Loads of sport, football, rugby, and the assault course, where we lost two of our troop through broken wrists!
We also played our own unique game of murder ball - as you can imagine by the name it was a violent full contact game involving a medicine ball, two teams and absolutely no rules!
Milling - a form of boxing where by you are placed in a ring, with a pair of gloves, and over a 3 minute period have to try and knock out your opponent before he takes your head off. I was paired with my mate Mark, I had a bit of an unfair advantage as he was well into his Judo! I think I may of got him a couple of times, but I came off worse!
Our Troop OC, used to enjoy making us run through ditches, knee deep in dirty stinking stagnent water, and if we werent quick enough to crawl through it!
We took part during our training a number of field exercises, these basically consisted of getting very cold, wet, hungry and tired, walking for miles and then being kept awake most of the night with further patrols or map reading exercises. Once it was that cold that half the troop went down with hypothermia and had to be evacuated! Myself and my best mate Mark were one of the few that lived to tell the tale! We had the sense to bivvy up next to a dry stone wall, and weather the storm out!
The ranges were always good, where we learnt how to shoot a variety of weapons, 7.62mm Self Loading Rifles, 7.62mm Light Machine Guns 9mm Sub Machine Guns, 9mm Browning Pistol, 88mm Rocket Launchers, and Grenades. Days spent on the ranges were always good fun and it also meant that you weren't running around or marching up and down!
It was a tough time, being in the Royal Signals may seem to be a cushy option, but you are a soldier first then the trade comes second! I still think we had some of the best training you could possibly hope for.
During the final part of our training, the pressure to get things right increased, along with the expectations of the staff to push you hard, then harder still.
It was relentless, but looking back, so enjoyable, but at the time it was a bloody nightmare!
We had a Regimental Sergeant Major (RSM) WO1 Tony Cartwright a true legend! He was reknown through out the whole Corps as being a real hard bas***d, but he was worshiped! (and still is)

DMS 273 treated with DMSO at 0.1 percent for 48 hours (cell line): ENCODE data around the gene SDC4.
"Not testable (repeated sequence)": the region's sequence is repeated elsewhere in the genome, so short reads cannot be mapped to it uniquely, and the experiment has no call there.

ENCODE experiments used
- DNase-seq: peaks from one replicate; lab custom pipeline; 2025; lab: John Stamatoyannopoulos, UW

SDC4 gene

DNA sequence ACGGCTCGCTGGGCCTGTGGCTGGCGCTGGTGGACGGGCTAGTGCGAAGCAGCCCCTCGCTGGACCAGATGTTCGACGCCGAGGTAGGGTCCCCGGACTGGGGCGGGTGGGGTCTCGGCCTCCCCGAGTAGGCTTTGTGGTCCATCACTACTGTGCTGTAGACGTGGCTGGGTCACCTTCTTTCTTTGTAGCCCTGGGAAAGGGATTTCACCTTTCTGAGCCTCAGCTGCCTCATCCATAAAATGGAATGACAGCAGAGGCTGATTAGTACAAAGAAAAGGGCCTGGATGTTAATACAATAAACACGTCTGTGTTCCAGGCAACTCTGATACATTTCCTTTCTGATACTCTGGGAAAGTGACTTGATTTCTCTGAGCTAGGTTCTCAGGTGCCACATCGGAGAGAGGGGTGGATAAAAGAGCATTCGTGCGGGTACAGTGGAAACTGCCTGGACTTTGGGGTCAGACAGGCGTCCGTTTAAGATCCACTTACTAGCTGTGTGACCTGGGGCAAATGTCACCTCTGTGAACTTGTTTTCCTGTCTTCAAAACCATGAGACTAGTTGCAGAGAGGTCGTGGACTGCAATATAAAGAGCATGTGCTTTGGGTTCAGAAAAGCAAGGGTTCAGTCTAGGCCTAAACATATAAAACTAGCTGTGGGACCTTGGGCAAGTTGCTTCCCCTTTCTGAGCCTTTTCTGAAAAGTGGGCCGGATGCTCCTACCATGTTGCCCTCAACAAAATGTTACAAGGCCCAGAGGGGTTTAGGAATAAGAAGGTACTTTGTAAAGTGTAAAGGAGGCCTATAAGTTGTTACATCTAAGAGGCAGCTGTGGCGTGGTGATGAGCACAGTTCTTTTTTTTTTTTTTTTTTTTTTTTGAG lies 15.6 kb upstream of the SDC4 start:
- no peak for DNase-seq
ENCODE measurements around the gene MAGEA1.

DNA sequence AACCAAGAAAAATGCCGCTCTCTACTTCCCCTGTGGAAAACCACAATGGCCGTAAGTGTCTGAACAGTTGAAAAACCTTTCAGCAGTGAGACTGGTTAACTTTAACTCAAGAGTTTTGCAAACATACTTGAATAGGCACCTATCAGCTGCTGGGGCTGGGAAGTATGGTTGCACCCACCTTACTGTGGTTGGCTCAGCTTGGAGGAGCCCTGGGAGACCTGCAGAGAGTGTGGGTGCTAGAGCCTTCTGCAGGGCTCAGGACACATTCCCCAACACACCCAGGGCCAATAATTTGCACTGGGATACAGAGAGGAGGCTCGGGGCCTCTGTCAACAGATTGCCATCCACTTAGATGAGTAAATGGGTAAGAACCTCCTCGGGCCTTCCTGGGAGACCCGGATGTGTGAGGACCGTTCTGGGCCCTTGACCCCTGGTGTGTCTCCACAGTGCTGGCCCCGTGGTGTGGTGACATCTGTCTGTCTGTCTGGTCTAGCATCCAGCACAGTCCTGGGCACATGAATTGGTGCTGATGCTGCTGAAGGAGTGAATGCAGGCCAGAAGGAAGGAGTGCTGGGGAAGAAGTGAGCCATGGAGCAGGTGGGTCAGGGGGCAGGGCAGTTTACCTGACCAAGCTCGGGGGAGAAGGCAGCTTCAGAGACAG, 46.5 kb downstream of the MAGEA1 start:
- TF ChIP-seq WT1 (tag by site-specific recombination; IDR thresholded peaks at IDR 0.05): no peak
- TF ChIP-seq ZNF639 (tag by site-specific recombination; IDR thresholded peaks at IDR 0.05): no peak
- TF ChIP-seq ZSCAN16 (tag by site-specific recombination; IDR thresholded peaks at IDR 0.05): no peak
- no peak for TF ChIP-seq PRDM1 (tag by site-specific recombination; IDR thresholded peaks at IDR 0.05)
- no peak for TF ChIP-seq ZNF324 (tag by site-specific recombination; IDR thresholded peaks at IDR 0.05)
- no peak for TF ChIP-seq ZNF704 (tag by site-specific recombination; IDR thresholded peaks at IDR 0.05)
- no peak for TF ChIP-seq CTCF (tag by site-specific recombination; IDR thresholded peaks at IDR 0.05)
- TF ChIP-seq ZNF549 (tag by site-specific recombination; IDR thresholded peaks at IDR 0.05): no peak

Ive seen him jail, a blade of grass, the whole of the Royal Signals Band, and even his own pace stick! There are so many stories about him. A particular story I remember concerned a guy from another troop. Now this next bit is not politically correct at all, but back then you could get away with it, and you have to remember that this is squaddie humour!
The RSM was inspecting the Regiment, all on parade, when he comes across this guy who I think was called Wygwarram, or Wigwam for short, a coloured lad. The RSM who you have to remember scares the life out of you just be being close to him said to the lad "Whats your name"? Its Wygwarram Sir, was the reply, "F***ing What"? replied the RSM, "Wygwarram Sir" came the reply once more. "What sort of a f***ing name is that? - Where do you come from"? "Scotland Sir" came the reply "Scotland" screamed the RSM, "Your Black, have an unpronounceable name, next you will tell me your Catholic and you support Celtic"- "I do Sir" came the reply, "Well in that case son, you have f**k all going for you, now get to jail!"
Another time he prodded Geordie F from another troop with his pace stick and asked, whats that piece of shit at the end of my pace stick? Geordie not having the brains to accept defeat replied after looking at the end "nothing at this end Sir" at which point he went apocalyptic , the fall out could be seen in Canada!
Even now RSM Cartwright has total respect from anyone who had the pleasure of being shouted or jailed by him. Having had many RSM's in my time, he is the only one who I remember by name, wonder why!
It was with great pride and a sense of achievement that I passed out with 27 mates out of over 40 starting in April 1984. I was still only 16! I wasn't allowed to go to Catterick till my 17th birthday
It was then off to Catterick for trade training - but that's another story!
In the picture top row I'm 5th from the right next to my old mate Mark who stands to my left.
Good old days!!